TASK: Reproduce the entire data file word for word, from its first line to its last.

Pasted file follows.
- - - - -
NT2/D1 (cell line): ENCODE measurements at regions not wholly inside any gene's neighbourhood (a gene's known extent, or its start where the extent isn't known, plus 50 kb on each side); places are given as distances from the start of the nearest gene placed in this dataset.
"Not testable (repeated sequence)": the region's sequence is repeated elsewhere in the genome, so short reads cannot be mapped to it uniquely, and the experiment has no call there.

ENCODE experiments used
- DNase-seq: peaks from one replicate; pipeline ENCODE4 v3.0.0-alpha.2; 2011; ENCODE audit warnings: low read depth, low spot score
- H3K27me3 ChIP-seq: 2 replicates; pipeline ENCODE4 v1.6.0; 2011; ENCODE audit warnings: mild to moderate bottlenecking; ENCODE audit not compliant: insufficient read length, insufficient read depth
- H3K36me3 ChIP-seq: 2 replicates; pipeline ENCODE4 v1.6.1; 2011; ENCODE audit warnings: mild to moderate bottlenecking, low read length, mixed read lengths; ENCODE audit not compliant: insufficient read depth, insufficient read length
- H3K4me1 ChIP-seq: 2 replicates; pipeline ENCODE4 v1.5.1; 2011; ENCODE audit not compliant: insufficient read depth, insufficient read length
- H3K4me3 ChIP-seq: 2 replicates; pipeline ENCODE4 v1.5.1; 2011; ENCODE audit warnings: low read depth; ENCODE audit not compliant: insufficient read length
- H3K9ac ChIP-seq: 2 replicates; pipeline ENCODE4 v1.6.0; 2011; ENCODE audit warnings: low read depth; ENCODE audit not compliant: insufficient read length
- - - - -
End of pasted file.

NT2/D1 (cell line): ENCODE measurements at regions not wholly inside any gene's neighbourhood (a gene's known extent, or its start where the extent isn't known, plus 50 kb on each side); places are given as distances from the start of the nearest gene placed in this dataset.
"Not testable (repeated sequence)": the region's sequence is repeated elsewhere in the genome, so short reads cannot be mapped to it uniquely, and the experiment has no call there.

ENCODE experiments used
- DNase-seq: peaks from one replicate; pipeline ENCODE4 v3.0.0-alpha.2; 2011; ENCODE audit warnings: low read depth, low spot score
- H3K27me3 ChIP-seq: 2 replicates; pipeline ENCODE4 v1.6.0; 2011; ENCODE audit warnings: mild to moderate bottlenecking; ENCODE audit not compliant: insufficient read length, insufficient read depth
- H3K36me3 ChIP-seq: 2 replicates; pipeline ENCODE4 v1.6.1; 2011; ENCODE audit warnings: mild to moderate bottlenecking, low read length, mixed read lengths; ENCODE audit not compliant: insufficient read depth, insufficient read length
- H3K4me1 ChIP-seq: 2 replicates; pipeline ENCODE4 v1.5.1; 2011; ENCODE audit not compliant: insufficient read depth, insufficient read length
- H3K4me3 ChIP-seq: 2 replicates; pipeline ENCODE4 v1.5.1; 2011; ENCODE audit warnings: low read depth; ENCODE audit not compliant: insufficient read length
- H3K9ac ChIP-seq: 2 replicates; pipeline ENCODE4 v1.6.0; 2011; ENCODE audit warnings: low read depth; ENCODE audit not compliant: insufficient read length